”I’m just frustrated they can’t pick up a phone and tell us - particularly me and Sen. Leahy because we are in charge of embassy and consulate security. This is a mistake,” Graham said to me off the floor
    "Even if you dance for your enemy on the rock, he will accuse you of splashing water on him." ~ African Proverb

  8. #8453

    Re: World News Random, Random

    The Washington Post
    Taiwan becomes first country in Asia to legalize same-sex marriage

  9. #8454

    Re: World News Random, Random

    Is schizophrenia a thing now within the GOP? Graham says he is frustrated that he was not informed of the Iraq issues. But he recommended Trump Jr not to accept the subpoenas from congress.
    Are these people even aware of cognitive dissonance? And how they display it constantly?
    Starry starry night

  10. #8455

    Re: World News Random, Random

    Standoff over venue threatens to derail Trump visit to Ireland
    By Matthew Hoye, CNN

    Updated 9:11 AM ET, Sat May 18, 2019

    (CNN)A standoff is heating up between advance teams from the Irish and US governments over a potential presidential visit next month to the Emerald Isle.

    Donald Trump is expected to travel to Ireland for two nights during his visit to Great Britain and France to commemorate the 75th anniversary of D-Day.

    An Irish government source with knowledge of ongoing discussions told CNN that the White House is insisting the Irish prime minister, or taoiseach, Leo Varadkar, come to the President's golf course in Doonbeg to host a meeting between the two leaders.

    According to the source, "The Irish government feel that protocol dictates that any event they host for Trump should be at a venue of their choosing and certainly not at an hotel owned by Trump."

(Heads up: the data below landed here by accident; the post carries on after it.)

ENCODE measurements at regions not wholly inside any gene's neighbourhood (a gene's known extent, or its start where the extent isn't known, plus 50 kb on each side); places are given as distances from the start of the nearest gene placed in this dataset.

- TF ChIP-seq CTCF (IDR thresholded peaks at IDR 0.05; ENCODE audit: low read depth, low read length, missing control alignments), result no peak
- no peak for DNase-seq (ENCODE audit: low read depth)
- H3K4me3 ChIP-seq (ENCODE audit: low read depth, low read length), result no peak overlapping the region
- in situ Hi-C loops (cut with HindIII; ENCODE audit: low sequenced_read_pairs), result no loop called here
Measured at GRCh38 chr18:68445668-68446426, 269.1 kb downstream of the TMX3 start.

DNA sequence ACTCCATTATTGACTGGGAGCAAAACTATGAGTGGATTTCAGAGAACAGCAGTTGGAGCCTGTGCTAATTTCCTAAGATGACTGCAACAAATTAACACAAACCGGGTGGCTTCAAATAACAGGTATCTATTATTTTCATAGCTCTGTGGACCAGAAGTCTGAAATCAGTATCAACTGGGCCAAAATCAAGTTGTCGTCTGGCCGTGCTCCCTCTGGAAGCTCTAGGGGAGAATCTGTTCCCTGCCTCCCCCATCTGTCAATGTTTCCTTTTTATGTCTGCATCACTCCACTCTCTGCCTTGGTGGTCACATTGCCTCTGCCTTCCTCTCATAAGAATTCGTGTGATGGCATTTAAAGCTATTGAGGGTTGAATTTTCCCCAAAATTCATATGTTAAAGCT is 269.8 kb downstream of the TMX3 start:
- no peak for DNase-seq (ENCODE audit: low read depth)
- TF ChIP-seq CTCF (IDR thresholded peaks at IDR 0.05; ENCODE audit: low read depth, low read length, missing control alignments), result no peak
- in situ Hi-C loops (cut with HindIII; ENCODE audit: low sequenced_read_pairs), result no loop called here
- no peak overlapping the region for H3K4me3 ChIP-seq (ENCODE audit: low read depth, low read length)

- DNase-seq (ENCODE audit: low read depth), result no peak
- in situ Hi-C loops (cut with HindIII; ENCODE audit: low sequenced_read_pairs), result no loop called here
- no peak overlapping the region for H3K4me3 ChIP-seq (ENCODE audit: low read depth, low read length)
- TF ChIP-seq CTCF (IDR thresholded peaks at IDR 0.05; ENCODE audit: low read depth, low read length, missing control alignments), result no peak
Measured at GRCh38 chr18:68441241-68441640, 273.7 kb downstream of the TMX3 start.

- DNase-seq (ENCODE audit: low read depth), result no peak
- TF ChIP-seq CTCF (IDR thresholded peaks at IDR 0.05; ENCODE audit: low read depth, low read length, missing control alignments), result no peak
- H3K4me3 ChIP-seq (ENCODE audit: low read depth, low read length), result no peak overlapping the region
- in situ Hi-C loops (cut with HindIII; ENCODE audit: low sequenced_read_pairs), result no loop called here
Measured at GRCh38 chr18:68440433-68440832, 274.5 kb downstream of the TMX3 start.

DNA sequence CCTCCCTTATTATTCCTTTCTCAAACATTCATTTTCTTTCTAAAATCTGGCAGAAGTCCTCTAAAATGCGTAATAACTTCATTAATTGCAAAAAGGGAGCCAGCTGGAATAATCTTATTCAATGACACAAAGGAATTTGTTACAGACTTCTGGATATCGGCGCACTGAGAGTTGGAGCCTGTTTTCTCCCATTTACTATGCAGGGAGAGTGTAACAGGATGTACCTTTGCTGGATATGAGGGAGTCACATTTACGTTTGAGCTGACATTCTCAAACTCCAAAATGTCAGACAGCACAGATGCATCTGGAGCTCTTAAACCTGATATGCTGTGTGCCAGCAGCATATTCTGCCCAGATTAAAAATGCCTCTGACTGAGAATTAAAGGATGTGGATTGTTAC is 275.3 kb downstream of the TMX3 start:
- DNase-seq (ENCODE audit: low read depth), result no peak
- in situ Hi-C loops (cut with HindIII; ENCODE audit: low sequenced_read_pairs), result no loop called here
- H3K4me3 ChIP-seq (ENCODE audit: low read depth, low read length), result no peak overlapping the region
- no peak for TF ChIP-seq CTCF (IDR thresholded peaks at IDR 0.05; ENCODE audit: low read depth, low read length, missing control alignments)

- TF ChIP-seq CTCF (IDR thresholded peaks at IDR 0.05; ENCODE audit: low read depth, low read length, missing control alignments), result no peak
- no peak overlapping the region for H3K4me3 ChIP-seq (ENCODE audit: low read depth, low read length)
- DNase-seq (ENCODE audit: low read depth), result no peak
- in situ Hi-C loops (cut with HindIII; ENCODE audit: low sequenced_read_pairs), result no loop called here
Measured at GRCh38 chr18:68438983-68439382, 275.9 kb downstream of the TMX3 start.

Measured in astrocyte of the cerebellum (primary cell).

"It is a bit unseemly to demand that the taoiseach host President Trump at his hotel," the source said.
    The source, who asked that his name not be used so he could speak freely, says Trump's chief of staff, Mick Mulvaney, has been intimately involved in the discussions and has been insistent that Varadkar come to Doonbeg.

    CNN has reached out to the White House for comment.

    The Irish side has offered to host Trump for dinner at a nearby venue, the Dromoland Castle, which is where President George W. Bush met with then-Taoiseach Bertie Ahern in 2004, and to have Varadkar come to Trump's Doonbeg property for a breakfast.

    "There was an attempt to compromise where the taoiseach would host a dinner for Mr. Trump at Dromoland and perhaps visit Doonbeg for breakfast as well," the source said.

    Thus far, the source says, the White House has not accepted that offer and has threatened to have the President travel to one of his golf properties in Scotland instead.

    "The standoff is ongoing with attempts to find a compromise," the source said, pointing out that standard diplomatic protocol dictates that "there is no trip officially until the White House make the final announcement."